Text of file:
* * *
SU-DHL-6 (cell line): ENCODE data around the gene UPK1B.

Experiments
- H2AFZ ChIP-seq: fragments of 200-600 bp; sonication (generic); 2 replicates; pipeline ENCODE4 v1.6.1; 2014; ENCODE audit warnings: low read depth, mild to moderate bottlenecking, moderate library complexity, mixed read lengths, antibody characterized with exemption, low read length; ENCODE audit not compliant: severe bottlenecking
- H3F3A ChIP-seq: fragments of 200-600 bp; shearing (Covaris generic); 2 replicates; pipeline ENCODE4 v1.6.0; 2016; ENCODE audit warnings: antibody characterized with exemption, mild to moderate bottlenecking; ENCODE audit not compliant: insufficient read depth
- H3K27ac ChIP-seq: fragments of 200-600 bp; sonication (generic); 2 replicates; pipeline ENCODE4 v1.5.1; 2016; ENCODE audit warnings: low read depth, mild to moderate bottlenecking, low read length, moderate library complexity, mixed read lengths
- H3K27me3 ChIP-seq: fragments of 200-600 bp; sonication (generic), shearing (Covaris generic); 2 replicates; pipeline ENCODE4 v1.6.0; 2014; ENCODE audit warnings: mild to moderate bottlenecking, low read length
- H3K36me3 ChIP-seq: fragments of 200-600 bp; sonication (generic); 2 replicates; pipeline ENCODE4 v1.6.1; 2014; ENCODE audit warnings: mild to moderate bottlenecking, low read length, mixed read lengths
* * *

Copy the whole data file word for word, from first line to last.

SU-DHL-6 (cell line): ENCODE data around the gene UPK1B.

Experiments
- H2AFZ ChIP-seq: fragments of 200-600 bp; sonication (generic); 2 replicates; pipeline ENCODE4 v1.6.1; 2014; ENCODE audit warnings: low read depth, mild to moderate bottlenecking, moderate library complexity, mixed read lengths, antibody characterized with exemption, low read length; ENCODE audit not compliant: severe bottlenecking
- H3F3A ChIP-seq: fragments of 200-600 bp; shearing (Covaris generic); 2 replicates; pipeline ENCODE4 v1.6.0; 2016; ENCODE audit warnings: antibody characterized with exemption, mild to moderate bottlenecking; ENCODE audit not compliant: insufficient read depth
- H3K27ac ChIP-seq: fragments of 200-600 bp; sonication (generic); 2 replicates; pipeline ENCODE4 v1.5.1; 2016; ENCODE audit warnings: low read depth, mild to moderate bottlenecking, low read length, moderate library complexity, mixed read lengths
- H3K27me3 ChIP-seq: fragments of 200-600 bp; sonication (generic), shearing (Covaris generic); 2 replicates; pipeline ENCODE4 v1.6.0; 2014; ENCODE audit warnings: mild to moderate bottlenecking, low read length
- H3K36me3 ChIP-seq: fragments of 200-600 bp; sonication (generic); 2 replicates; pipeline ENCODE4 v1.6.1; 2014; ENCODE audit warnings: mild to moderate bottlenecking, low read length, mixed read lengths